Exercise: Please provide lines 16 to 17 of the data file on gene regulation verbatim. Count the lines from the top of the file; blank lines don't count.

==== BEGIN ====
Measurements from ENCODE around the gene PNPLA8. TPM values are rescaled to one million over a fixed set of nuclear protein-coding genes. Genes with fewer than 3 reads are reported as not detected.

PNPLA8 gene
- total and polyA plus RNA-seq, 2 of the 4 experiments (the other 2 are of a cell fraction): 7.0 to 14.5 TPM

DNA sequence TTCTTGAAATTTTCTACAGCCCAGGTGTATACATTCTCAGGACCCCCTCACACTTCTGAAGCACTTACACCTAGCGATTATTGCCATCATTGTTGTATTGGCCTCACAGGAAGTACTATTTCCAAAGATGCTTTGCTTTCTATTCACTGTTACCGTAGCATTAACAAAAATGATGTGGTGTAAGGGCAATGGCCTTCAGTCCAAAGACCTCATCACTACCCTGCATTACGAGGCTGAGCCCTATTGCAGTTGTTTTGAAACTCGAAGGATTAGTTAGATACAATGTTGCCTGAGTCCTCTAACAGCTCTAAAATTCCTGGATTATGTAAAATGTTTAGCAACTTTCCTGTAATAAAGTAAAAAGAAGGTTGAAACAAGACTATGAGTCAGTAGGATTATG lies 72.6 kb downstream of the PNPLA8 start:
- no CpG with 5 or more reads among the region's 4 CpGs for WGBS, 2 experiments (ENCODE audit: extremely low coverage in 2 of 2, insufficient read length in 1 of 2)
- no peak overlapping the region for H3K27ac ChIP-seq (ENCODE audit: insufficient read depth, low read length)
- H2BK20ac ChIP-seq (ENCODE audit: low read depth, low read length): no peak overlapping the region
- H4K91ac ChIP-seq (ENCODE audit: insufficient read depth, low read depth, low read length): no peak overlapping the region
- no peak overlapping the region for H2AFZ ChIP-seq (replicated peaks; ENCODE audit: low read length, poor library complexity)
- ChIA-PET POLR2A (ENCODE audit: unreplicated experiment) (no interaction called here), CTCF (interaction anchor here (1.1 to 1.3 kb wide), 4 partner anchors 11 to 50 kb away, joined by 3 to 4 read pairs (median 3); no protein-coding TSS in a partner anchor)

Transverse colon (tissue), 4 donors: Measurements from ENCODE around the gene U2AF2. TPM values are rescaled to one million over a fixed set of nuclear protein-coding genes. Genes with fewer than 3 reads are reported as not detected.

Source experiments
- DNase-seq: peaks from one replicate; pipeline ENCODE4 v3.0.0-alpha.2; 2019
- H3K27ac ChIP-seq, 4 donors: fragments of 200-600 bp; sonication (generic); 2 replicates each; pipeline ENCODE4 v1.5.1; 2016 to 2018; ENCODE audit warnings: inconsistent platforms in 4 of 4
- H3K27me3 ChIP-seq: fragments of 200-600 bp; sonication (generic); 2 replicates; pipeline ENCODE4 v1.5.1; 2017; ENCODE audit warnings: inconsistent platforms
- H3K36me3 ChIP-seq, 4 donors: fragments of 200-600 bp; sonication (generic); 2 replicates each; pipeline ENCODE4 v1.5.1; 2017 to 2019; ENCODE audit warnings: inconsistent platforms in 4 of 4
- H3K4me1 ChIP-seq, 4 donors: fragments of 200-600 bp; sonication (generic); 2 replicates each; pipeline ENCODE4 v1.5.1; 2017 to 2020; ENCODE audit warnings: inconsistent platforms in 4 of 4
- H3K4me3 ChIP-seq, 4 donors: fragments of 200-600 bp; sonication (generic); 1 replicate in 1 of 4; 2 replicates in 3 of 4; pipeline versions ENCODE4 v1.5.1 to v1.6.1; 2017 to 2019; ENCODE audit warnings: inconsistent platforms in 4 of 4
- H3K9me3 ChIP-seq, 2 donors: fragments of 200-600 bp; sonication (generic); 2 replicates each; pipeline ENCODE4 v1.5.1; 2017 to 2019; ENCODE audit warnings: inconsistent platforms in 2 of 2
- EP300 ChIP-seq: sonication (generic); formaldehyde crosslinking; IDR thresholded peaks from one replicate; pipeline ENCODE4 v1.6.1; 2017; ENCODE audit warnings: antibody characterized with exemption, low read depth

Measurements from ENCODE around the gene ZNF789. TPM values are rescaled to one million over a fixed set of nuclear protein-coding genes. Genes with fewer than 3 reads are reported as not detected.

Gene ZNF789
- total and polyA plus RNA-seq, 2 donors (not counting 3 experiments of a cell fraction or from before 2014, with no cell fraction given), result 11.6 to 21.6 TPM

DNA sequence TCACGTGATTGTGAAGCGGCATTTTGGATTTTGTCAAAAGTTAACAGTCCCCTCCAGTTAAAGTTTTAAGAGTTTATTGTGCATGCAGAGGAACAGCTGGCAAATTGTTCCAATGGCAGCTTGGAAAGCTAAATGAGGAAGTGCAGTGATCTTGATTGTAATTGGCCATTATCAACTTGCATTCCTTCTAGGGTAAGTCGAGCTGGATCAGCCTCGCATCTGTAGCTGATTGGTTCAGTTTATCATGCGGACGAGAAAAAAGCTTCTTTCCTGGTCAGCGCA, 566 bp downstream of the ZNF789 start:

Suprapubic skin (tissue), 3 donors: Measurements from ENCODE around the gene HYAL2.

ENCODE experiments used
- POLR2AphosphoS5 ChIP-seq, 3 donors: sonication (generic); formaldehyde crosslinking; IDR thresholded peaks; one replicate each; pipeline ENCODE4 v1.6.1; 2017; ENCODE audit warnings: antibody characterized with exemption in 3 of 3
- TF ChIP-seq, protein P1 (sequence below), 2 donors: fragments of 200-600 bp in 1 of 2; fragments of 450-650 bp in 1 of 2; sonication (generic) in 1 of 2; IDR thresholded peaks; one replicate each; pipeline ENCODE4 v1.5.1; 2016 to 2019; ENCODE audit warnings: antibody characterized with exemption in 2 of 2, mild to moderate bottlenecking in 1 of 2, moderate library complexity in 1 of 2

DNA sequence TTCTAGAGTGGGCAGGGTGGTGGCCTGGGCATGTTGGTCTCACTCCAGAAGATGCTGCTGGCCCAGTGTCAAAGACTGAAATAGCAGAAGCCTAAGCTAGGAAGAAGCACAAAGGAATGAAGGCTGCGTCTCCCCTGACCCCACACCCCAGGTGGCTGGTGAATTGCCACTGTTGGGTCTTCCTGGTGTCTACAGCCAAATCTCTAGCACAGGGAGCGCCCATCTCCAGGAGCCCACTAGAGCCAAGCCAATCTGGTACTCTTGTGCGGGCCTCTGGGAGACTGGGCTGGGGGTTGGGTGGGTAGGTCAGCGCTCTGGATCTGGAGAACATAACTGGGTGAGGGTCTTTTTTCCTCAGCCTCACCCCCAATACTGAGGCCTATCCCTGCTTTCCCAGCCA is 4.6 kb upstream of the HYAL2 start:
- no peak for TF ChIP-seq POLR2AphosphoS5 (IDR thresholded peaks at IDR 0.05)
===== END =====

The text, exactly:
- H3K36me3 ChIP-seq, 4 donors: fragments of 200-600 bp; sonication (generic); 2 replicates each; pipeline ENCODE4 v1.5.1; 2017 to 2019; ENCODE audit warnings: inconsistent platforms in 4 of 4
- H3K4me1 ChIP-seq, 4 donors: fragments of 200-600 bp; sonication (generic); 2 replicates each; pipeline ENCODE4 v1.5.1; 2017 to 2020; ENCODE audit warnings: inconsistent platforms in 4 of 4